The theoretical and the practical reality don't always meet up.

                                    I hope OP can find a good place for him.

                                    Comment


                                    • #19
                                      Originally posted by OverandOnward View Post

                                      It's terribly unfair.

                                      But who's going to take him, and ensure he has at least a serviceable quality of life, for however long he lives?

                                      The theoretical and the practical reality don't always meet up.

                                      I hope OP can find a good place for him.
                                      YES. With his issues and heaves the likelihood that someone will take him on as a project resale horse is pretty much zero.
                                      http://weanieeventer.blogspot.com/

                                      Comment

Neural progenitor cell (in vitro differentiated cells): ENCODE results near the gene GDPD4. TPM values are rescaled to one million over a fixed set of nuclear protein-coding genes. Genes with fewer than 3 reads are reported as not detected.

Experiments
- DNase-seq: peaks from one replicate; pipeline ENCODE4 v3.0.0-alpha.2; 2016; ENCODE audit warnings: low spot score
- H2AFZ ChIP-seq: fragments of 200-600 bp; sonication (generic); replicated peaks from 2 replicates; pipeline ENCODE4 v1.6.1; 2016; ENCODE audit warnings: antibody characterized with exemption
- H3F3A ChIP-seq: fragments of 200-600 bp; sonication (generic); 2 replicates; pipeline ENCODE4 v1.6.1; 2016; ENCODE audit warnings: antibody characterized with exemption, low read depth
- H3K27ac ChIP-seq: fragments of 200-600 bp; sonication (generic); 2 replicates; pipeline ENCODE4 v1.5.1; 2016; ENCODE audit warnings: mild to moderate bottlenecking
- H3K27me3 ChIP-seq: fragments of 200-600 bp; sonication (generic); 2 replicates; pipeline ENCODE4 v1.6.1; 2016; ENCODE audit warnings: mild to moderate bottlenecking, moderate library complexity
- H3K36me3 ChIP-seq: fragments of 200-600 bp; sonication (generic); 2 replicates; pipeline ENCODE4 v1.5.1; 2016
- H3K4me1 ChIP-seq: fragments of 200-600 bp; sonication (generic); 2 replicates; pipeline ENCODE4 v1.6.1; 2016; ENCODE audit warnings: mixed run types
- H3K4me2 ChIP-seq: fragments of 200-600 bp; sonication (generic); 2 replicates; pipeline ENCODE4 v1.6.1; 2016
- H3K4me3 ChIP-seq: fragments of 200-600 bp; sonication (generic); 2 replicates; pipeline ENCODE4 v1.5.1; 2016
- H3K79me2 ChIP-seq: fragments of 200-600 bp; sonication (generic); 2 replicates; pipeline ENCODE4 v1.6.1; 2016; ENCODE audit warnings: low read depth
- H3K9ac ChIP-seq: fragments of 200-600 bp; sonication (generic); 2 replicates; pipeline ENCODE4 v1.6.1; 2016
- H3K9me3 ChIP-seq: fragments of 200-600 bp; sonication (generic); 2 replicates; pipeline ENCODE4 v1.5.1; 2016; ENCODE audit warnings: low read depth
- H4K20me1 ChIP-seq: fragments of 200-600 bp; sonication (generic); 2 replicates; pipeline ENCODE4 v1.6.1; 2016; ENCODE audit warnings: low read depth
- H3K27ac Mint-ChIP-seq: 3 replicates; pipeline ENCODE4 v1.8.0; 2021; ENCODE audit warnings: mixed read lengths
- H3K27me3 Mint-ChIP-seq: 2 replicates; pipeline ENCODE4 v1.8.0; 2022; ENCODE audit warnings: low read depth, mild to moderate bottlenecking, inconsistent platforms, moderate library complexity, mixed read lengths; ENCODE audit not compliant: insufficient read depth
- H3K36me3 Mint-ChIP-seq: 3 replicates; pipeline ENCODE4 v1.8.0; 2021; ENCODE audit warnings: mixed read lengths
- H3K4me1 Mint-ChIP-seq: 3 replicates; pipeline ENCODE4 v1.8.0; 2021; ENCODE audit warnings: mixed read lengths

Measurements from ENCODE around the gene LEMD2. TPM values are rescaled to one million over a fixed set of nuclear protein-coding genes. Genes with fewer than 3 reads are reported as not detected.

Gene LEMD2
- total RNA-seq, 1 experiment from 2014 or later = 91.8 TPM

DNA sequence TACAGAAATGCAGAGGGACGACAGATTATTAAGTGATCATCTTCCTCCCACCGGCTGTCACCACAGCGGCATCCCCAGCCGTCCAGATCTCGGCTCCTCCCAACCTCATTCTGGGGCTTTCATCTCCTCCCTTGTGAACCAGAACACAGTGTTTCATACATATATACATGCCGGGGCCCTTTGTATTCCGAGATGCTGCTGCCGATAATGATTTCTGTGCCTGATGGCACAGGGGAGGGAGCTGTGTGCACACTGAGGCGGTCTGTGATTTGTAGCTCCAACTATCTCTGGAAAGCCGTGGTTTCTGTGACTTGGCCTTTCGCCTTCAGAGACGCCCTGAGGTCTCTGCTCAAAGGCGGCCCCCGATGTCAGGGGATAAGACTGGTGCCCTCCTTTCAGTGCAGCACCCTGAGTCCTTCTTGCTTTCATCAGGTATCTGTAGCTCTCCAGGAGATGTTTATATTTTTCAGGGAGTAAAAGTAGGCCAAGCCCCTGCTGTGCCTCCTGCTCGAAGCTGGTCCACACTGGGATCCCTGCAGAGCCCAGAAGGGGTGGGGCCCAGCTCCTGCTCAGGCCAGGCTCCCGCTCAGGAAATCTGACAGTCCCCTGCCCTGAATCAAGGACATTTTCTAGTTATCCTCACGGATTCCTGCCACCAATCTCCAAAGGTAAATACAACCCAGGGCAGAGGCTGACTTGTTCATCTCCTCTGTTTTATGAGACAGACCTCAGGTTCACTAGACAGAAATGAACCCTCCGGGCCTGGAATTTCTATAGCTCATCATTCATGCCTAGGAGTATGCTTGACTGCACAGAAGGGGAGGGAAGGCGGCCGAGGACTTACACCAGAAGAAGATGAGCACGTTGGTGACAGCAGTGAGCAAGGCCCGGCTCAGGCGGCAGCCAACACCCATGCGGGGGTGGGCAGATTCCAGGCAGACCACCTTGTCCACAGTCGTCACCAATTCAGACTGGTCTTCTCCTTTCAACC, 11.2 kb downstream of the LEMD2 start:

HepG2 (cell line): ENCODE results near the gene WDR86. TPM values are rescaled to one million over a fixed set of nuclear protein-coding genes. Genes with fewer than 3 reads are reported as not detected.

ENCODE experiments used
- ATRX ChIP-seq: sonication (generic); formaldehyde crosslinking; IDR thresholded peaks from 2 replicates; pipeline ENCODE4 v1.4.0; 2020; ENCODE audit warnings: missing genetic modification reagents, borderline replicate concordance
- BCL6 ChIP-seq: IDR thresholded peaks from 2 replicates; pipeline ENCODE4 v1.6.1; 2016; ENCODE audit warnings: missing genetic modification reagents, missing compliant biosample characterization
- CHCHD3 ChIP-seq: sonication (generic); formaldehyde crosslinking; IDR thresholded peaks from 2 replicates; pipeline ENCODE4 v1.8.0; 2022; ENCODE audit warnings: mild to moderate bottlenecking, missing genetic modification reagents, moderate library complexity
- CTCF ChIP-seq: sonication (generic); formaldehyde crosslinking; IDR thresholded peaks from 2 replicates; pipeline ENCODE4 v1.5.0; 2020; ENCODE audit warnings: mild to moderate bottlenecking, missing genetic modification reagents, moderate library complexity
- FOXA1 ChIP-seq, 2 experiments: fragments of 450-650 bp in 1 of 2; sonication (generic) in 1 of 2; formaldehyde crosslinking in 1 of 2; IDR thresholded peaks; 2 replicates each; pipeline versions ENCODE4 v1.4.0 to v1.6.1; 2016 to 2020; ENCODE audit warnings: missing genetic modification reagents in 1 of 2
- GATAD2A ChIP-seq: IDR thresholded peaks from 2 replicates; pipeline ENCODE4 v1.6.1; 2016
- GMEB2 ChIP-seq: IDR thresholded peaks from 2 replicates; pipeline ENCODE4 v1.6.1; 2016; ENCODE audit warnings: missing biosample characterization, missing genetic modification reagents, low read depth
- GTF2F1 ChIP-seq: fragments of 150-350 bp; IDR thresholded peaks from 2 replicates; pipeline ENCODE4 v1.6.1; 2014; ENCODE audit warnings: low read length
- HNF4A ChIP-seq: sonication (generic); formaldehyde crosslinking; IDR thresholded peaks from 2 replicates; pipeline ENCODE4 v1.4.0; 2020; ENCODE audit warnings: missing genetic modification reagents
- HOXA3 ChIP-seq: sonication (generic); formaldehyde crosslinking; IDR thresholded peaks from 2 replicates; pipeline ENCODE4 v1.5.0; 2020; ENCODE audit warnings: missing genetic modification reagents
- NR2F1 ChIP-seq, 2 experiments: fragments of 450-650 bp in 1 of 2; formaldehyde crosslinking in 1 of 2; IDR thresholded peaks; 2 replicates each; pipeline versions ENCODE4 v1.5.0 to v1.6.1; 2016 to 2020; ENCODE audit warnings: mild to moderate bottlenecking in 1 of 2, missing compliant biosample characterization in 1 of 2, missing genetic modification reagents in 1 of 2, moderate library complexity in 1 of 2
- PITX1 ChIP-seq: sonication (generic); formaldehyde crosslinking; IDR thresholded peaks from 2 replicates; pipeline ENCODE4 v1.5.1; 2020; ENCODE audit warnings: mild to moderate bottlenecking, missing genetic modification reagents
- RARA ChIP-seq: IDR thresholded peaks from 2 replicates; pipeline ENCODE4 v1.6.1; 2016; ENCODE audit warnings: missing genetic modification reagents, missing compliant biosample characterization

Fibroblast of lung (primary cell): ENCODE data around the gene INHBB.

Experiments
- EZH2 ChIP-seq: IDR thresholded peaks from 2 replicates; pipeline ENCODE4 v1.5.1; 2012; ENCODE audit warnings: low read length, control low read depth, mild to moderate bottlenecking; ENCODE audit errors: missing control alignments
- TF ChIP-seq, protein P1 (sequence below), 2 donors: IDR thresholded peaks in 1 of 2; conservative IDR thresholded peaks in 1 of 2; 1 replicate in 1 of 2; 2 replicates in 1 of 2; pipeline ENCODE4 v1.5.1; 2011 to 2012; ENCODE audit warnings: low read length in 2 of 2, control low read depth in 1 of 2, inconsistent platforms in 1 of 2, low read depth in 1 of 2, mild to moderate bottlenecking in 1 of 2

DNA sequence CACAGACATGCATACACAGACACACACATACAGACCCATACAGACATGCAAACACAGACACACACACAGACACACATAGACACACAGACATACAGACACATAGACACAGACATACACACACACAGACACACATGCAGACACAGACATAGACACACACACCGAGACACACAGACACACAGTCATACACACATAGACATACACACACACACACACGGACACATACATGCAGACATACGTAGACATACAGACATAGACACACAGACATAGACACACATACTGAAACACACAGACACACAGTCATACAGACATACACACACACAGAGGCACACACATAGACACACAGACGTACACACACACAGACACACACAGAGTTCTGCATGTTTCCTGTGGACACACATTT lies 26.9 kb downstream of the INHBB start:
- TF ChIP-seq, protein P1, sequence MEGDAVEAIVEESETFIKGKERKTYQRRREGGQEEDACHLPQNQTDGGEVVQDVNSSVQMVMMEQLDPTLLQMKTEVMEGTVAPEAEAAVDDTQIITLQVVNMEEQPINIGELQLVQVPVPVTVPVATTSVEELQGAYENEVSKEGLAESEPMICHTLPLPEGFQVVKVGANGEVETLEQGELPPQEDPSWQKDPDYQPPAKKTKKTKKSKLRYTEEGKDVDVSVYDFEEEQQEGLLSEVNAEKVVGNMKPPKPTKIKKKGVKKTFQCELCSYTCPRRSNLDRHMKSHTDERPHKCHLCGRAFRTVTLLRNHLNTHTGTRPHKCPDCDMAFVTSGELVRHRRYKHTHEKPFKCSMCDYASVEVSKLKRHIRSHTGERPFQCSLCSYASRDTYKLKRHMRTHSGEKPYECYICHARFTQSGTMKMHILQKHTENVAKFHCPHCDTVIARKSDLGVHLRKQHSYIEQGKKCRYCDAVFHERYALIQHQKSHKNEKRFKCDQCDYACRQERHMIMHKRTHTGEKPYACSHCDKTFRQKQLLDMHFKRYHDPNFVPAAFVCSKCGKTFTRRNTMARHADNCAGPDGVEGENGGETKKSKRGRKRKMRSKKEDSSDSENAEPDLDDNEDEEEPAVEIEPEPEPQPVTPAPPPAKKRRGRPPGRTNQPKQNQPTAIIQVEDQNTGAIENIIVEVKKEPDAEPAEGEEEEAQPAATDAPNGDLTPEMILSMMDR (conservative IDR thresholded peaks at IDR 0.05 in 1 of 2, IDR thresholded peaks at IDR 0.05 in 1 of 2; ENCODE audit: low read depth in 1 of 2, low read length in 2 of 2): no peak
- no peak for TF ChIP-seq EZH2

• #20
                                        With all do respect, I don't believe that anyone here has enough knowledge of the situation at hand to say whether euthanization is ethical or not. I agree with Scribbler here. I also read your description as "mismanagement and a rider who has too much horse for her skill level." Under a previous trainer known for fixing behavioral issues, I've seen a few horses that were very dangerous for different issues. You couldn't even approach the stall of one as he would attack and another had the constant habit of throwing riders, even with a somewhat experienced rider as an owner. Both of these horses needed some serious training, but in the end they did turn around. Much of it was as you say "a spoiled horse" with no comprehension of ground manners, some of it was undiagnosed pain and the rest was an owner who did not know any better. That isn't to say that the horse in your description is fixable, but that I can't really give you a definite answer on whether or not he is.